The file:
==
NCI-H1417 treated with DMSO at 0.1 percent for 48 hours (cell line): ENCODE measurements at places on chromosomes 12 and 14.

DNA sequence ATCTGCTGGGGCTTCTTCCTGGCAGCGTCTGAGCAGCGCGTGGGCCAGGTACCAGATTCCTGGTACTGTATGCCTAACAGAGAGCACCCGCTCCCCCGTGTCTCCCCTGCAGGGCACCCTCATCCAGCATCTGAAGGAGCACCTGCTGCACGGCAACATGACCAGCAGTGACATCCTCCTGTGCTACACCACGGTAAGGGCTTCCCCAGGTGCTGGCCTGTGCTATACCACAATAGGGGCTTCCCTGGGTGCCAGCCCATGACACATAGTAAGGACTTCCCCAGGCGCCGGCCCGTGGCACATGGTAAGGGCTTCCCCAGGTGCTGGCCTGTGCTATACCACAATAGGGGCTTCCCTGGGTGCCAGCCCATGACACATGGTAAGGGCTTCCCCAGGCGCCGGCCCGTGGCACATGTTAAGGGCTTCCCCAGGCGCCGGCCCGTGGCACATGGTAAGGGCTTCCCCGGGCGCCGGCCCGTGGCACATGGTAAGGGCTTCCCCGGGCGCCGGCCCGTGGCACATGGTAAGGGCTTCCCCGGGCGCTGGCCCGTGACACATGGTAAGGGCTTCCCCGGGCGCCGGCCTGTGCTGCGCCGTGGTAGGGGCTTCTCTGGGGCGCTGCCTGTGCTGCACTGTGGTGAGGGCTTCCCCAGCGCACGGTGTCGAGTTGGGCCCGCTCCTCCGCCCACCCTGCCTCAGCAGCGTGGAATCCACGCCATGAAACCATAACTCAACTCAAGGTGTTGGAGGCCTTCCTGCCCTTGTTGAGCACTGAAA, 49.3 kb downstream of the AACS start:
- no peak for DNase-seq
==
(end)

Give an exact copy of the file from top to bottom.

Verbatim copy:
NCI-H1417 treated with DMSO at 0.1 percent for 48 hours (cell line): ENCODE measurements at places on chromosomes 12 and 14.

DNA sequence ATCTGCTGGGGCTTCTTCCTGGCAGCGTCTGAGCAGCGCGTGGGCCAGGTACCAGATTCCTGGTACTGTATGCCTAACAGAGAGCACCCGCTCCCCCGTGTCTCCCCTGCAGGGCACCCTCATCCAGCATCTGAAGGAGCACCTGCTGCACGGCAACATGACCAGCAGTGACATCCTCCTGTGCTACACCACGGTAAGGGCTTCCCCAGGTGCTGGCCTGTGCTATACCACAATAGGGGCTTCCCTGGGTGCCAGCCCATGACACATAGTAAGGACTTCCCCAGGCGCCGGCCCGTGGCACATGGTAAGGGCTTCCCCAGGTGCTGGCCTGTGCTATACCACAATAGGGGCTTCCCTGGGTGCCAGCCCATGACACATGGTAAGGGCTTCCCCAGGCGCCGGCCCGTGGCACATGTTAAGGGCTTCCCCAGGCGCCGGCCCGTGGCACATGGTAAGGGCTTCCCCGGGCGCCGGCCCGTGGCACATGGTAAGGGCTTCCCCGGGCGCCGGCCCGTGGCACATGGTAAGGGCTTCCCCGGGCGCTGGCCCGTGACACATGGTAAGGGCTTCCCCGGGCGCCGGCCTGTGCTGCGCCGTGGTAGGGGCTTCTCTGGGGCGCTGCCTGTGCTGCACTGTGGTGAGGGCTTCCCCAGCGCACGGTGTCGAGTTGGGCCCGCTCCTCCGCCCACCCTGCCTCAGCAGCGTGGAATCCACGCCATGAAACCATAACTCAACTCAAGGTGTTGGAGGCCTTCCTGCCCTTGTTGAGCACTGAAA, 49.3 kb downstream of the AACS start:
- no peak for DNase-seq